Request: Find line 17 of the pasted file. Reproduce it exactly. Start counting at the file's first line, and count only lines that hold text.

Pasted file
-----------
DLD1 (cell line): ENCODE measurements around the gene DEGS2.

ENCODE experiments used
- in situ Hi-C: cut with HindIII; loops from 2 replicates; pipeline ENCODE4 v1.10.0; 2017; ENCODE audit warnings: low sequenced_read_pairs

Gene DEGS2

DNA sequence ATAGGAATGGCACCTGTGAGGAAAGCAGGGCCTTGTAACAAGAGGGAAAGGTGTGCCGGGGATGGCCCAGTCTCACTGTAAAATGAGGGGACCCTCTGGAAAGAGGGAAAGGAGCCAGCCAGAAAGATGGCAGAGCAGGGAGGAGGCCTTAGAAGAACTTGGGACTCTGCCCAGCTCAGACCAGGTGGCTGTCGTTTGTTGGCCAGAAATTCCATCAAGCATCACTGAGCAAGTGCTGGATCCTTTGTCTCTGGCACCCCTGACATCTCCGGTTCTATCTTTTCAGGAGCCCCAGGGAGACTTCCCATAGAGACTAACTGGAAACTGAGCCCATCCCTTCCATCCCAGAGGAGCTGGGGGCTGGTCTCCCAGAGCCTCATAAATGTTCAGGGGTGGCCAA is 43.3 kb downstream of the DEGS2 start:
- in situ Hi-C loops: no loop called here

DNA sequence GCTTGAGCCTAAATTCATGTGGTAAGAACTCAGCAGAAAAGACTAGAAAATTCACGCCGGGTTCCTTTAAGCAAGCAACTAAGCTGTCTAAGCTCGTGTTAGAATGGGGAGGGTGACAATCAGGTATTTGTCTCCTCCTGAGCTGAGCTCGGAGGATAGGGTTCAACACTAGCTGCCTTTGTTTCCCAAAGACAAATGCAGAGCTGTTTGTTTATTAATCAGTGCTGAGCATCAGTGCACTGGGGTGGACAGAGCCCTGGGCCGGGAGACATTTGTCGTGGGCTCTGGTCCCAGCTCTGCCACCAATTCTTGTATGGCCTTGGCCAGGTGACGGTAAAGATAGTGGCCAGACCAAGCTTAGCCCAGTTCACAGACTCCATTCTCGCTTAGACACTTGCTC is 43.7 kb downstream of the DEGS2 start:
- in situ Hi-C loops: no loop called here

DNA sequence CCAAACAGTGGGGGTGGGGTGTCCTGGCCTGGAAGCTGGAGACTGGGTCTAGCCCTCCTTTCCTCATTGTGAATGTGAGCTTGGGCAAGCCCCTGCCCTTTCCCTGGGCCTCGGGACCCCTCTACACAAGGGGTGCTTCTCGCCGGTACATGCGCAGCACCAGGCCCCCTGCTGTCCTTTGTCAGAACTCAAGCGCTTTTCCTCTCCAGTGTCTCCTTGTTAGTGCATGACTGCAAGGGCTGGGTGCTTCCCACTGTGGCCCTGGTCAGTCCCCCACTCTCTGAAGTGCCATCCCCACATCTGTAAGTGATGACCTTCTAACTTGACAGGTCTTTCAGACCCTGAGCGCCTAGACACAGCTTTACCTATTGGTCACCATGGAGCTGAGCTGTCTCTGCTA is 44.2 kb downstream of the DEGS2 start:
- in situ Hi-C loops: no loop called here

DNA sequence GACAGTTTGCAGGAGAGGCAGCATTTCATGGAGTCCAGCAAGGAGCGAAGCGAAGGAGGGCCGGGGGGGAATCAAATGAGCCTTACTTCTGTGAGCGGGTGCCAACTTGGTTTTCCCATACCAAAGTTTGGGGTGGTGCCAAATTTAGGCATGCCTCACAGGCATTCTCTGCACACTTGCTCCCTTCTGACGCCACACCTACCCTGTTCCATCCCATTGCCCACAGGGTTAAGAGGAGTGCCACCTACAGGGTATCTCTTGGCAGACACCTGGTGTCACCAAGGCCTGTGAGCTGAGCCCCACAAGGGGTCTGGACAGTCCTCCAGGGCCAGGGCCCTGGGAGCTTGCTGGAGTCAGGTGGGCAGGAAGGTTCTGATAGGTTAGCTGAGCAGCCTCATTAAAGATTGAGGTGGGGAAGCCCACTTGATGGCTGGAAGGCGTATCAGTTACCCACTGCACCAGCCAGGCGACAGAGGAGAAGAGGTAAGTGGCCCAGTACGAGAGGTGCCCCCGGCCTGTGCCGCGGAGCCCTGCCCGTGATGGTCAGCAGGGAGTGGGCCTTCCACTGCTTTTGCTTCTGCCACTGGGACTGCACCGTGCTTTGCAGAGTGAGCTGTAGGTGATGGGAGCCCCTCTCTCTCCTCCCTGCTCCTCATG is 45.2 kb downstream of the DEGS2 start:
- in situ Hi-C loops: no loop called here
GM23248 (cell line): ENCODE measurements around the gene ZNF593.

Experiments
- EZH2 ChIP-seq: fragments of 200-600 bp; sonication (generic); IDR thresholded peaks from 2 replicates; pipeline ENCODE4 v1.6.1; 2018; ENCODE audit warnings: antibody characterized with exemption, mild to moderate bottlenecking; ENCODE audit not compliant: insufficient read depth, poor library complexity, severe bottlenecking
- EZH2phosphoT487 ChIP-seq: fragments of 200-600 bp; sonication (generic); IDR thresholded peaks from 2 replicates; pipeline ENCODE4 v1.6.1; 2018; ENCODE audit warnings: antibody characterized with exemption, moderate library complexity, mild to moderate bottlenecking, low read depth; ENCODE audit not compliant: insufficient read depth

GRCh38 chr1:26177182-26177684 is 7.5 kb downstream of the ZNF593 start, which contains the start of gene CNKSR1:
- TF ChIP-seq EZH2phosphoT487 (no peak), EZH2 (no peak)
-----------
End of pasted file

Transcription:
GRCh38 chr1:26177182-26177684 is 7.5 kb downstream of the ZNF593 start, which contains the start of gene CNKSR1: